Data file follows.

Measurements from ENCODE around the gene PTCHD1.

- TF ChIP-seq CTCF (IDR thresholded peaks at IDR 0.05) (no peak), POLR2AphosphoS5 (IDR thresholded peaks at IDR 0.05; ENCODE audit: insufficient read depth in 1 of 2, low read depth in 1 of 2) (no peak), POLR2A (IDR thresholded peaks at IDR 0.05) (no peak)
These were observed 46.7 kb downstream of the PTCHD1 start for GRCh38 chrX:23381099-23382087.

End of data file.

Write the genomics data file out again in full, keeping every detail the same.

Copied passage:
Measurements from ENCODE around the gene PTCHD1.

- TF ChIP-seq CTCF (IDR thresholded peaks at IDR 0.05) (no peak), POLR2AphosphoS5 (IDR thresholded peaks at IDR 0.05; ENCODE audit: insufficient read depth in 1 of 2, low read depth in 1 of 2) (no peak), POLR2A (IDR thresholded peaks at IDR 0.05) (no peak)
These were observed 46.7 kb downstream of the PTCHD1 start for GRCh38 chrX:23381099-23382087.